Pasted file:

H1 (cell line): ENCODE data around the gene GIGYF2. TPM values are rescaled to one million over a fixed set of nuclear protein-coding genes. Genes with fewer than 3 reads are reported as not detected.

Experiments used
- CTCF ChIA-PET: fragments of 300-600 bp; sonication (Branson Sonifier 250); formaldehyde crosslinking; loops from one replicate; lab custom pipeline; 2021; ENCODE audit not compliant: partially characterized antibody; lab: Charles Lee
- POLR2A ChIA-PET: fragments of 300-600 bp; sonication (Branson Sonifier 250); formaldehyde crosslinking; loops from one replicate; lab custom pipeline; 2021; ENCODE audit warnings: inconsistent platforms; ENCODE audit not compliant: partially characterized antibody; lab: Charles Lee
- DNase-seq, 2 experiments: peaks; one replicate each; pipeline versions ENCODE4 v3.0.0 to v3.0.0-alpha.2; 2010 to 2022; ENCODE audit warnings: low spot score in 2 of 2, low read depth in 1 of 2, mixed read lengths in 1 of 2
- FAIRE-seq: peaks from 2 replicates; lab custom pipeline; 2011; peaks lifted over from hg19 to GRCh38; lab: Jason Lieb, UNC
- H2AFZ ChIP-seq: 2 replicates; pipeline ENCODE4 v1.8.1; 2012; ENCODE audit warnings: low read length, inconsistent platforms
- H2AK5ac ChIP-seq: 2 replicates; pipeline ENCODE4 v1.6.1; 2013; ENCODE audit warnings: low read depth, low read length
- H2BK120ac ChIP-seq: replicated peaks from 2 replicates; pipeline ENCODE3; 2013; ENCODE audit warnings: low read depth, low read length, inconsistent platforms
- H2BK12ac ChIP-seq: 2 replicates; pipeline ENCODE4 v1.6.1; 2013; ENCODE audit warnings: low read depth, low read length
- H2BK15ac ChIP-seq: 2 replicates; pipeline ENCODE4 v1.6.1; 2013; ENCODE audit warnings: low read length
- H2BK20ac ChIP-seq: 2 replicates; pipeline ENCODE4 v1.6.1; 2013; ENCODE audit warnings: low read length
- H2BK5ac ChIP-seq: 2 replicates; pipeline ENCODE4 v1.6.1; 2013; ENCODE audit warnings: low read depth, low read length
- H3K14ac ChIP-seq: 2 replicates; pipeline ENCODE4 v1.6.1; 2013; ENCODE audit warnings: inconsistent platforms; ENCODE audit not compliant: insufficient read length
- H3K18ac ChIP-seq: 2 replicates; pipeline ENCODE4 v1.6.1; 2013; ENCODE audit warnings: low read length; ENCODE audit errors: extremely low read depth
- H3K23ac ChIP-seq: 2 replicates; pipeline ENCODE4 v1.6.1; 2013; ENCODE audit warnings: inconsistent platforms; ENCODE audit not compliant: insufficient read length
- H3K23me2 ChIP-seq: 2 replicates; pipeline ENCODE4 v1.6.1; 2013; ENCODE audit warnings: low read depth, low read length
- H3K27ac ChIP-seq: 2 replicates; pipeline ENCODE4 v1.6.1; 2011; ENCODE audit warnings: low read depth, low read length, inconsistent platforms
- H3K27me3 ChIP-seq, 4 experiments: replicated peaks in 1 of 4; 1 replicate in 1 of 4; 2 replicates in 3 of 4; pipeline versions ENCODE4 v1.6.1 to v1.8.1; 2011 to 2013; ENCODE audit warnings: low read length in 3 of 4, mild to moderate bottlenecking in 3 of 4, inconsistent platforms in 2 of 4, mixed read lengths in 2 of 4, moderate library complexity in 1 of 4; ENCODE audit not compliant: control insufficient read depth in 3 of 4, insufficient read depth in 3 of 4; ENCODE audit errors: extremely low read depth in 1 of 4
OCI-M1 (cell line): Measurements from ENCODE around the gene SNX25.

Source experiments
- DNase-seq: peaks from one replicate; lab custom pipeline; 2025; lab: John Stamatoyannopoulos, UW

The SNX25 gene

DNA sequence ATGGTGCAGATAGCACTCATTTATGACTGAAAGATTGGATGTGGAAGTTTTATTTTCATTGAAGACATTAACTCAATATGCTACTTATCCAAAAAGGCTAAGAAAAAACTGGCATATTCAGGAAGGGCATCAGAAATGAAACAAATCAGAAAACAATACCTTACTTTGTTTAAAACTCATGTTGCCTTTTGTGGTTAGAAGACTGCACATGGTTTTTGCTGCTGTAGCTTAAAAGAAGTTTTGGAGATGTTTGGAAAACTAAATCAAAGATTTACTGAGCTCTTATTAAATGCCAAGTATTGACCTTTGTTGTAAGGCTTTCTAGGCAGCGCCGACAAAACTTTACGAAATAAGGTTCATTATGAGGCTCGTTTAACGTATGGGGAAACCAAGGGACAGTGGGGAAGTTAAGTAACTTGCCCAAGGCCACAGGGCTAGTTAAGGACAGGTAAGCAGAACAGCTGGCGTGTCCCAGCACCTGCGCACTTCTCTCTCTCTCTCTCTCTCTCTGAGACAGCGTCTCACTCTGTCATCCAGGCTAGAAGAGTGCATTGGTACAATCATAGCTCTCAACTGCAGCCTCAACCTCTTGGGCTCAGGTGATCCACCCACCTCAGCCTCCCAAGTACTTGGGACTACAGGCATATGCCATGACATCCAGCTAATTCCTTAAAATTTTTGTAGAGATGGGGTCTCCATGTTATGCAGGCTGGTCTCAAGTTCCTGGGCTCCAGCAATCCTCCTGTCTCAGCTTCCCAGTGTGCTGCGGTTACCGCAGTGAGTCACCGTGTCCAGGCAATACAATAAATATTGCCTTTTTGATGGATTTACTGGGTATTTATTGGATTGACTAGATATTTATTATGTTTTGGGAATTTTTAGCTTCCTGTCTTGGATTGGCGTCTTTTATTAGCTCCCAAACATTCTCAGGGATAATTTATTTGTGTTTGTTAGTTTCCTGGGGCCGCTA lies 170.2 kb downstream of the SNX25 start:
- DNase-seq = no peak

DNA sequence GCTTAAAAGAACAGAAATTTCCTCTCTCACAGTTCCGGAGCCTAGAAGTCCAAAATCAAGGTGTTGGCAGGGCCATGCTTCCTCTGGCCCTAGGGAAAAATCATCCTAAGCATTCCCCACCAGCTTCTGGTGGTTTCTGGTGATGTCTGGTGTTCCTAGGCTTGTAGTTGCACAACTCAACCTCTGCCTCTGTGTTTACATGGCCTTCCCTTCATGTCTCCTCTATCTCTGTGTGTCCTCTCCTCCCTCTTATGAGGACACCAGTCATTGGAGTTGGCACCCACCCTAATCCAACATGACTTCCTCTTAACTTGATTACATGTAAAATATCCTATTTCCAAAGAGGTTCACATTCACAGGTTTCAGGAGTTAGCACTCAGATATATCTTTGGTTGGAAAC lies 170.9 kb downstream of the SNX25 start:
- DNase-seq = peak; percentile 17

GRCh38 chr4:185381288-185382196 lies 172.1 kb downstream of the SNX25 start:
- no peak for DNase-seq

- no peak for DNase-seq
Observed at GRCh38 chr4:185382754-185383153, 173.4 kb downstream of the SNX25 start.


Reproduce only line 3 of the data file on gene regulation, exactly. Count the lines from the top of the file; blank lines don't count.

- CTCF ChIA-PET: fragments of 300-600 bp; sonication (Branson Sonifier 250); formaldehyde crosslinking; loops from one replicate; lab custom pipeline; 2021; ENCODE audit not compliant: partially characterized antibody; lab: Charles Lee